Immunohistochemistry Innovations for Diagnosis and Tissue-Based Biomarker Detection
Purpose of Review
Immunohistochemistry is an integral technique for tissue-based diagnostics and biomarker detection with broad worldwide adoption. Advances in core chemistries, antibody design, and automation have ushered unprecedented sensitivity, specificity, and reproducibility in immunohistochemistry assays. As a result, clinical immunohistochemistry assays that utilize dual-color approaches and mutation-specific antibodies provide novel tools in clinical diagnostics that until recently were in the realm of investigational research. This review provides an overview of innovations in clinical immunohistochemistry assays with emphasis on those used for patients with hematopoietic neoplasms.
Advances in clinical-grade immunohistochemistry techniques have allowed labs to develop and validate multiplex assays that improve diagnostic utility—such as CD5/PAX5 and TCF4/CD123 dual-color stains—and have the potential to enhance the specificity of biomarker detection. In addition, the increased availability of immunohistochemistry assays that detect mutant proteins (e.g., BRAF V600E and IDH1 R132H) provides a helpful replacement and/or adjunct for molecular testing. These techniques are highly reproducible, entail reasonable technical and interpretation complexity, and are relatively cost-effective, making them valuable novel tools in modern cancer care.
Multiplex and mutation-specific immunohistochemistry assays represent important innovations that provide improved utility in the context of personalized medicine and targeted therapy.
KeywordsDual immunohistochemistry Multiplex immunohistochemistry Mutation-specific antibody BRAF V600E CD123 IDH1 LEF1 PAX5 TCF4
Compliance with Ethical Standards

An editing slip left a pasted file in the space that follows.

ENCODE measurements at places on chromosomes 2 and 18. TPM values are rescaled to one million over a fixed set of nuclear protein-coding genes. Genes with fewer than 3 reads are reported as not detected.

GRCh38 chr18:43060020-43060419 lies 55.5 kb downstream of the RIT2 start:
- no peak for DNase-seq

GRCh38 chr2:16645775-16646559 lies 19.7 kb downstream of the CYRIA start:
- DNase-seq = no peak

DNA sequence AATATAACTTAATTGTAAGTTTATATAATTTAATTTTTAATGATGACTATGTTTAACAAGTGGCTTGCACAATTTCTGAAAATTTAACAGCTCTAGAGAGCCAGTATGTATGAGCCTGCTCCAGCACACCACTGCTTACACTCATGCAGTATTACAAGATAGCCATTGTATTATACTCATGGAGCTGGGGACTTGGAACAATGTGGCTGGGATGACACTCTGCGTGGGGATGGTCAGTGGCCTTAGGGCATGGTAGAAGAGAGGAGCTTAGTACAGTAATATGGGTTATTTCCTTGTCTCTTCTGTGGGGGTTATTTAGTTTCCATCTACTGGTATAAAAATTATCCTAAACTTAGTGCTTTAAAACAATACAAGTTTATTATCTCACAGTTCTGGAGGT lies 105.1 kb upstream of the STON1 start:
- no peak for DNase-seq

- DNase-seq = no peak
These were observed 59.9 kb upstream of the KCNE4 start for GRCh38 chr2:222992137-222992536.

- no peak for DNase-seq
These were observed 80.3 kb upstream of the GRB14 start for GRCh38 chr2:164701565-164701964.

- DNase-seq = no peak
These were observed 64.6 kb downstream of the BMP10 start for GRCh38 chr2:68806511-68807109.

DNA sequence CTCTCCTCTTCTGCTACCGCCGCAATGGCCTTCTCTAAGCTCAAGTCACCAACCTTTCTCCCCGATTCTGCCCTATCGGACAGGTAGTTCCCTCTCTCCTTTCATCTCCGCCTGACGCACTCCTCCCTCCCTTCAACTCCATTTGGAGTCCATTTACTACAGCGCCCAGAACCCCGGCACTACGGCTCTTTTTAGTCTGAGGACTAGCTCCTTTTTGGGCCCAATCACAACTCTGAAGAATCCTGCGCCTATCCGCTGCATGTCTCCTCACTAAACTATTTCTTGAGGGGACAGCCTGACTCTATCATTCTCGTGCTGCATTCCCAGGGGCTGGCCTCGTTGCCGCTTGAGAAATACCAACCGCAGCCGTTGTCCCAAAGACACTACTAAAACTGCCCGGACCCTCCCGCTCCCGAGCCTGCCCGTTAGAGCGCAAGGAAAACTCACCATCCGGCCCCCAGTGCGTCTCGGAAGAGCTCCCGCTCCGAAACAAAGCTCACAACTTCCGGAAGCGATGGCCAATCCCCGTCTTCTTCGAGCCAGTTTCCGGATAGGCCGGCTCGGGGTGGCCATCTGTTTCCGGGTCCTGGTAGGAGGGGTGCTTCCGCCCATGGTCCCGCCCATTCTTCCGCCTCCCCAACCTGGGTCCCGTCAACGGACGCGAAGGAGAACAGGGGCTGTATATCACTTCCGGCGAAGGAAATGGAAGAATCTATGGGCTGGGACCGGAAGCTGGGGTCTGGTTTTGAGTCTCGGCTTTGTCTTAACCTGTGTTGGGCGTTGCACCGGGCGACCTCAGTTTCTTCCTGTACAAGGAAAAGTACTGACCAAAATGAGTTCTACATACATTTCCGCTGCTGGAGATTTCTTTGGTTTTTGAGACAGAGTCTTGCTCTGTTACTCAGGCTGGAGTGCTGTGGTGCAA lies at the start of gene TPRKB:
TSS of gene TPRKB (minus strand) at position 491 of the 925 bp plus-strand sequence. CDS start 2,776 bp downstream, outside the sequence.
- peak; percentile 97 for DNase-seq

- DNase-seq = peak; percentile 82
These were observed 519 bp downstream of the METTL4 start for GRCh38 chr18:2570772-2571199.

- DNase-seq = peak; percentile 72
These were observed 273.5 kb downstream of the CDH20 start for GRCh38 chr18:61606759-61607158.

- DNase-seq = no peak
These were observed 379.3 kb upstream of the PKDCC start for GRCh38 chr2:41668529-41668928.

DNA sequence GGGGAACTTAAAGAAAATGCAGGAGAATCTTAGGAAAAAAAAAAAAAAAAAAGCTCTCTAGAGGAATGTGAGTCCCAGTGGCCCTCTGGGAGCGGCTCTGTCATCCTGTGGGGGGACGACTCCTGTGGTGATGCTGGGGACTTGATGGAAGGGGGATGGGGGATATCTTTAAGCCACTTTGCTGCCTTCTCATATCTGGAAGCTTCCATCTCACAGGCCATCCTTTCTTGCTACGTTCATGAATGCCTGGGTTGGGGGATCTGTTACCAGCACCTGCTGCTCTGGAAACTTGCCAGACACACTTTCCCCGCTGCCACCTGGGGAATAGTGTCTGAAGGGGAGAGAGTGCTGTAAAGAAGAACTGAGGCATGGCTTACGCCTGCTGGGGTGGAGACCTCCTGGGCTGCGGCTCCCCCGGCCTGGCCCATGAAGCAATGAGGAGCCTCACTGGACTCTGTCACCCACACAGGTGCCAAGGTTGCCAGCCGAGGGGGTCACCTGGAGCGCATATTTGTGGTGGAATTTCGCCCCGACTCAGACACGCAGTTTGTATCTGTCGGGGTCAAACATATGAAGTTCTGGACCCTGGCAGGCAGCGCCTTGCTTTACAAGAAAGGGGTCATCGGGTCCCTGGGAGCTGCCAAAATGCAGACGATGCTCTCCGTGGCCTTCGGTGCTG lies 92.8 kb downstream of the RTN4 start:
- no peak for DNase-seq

Conflict of Interest
The authors declare that they have no conflict of interest.
Human and Animal Rights and Informed Consent
This article does not contain any studies with human or animal subjects performed by any of the authors.
Papers of particular interest, published recently, have been highlighted as: • Of importance •• Of major importance
- 1.•• Khoury JD, Wang WL, Prieto VG, et al. Validation of immunohistochemical assays for integral biomarkers in the NCI-MATCH EAY131 clinical trial. Clin Cancer Res. 2018;24:521–31 This paper describes in detail principles of immunohistochemistry validation in the context of integral biomarkers used for therapy selection in a large national clinical trial. PubMedGoogle Scholar
- 4.Coons A, Creech H, Jones R. Immunological properties of an antibody containing a fluorescent group. Proc Soc Exp Biol Med. 1941;47:200–2.Google Scholar
- 7.• Hammond ME, Hayes DF, Dowsett M, et al. American Society of Clinical Oncology/College of American Pathologists guideline recommendations for immunohistochemical testing of estrogen and progesterone receptors in breast cancer (unabridged version). Arch Pathol Lab Med. 2010;134:e48–72 Landmark paper providing guidelines for breast cancer biomarker testing my immunohistochemistry. PubMedGoogle Scholar
- 9.Khogeer H, Rahman H, Jain N, Angelova EA, Yang H, Quesada A, et al. Early T precursor acute lymphoblastic leukaemia/lymphoma shows differential immunophenotypic characteristics including frequent CD33 expression and in vitro response to targeted CD33 therapy. Br J Haematol. 2019.Google Scholar
- 14.Medeiros L, Miranda R. Diagnostic pathology: lymph nodes and extranodal lymphomas. 2017.Google Scholar
- 47.Swerdlow SH. WHO classification of tumours of haematopoietic and lymphoid tissues. 2017.Google Scholar
- 70.Routhier CA, Mochel MC, Lynch K, Dias-Santagata D, Louis DN, Hoang MP. Comparison of 2 monoclonal antibodies for immunohistochemical detection of BRAF V600E mutation in malignant melanoma, pulmonary carcinoma, gastrointestinal carcinoma, thyroid carcinoma, and gliomas. Hum Pathol. 2013;44:2563–70.PubMedGoogle Scholar
- 74.Oh HS, Kwon H, Park S, Kim M, Jeon MJ, Kim TY, et al. Comparison of immunohistochemistry and direct Sanger sequencing for detection of the BRAF(V600E) mutation in thyroid neoplasm. Endocrinol Metab (Seoul). 2018;33:62–9.Google Scholar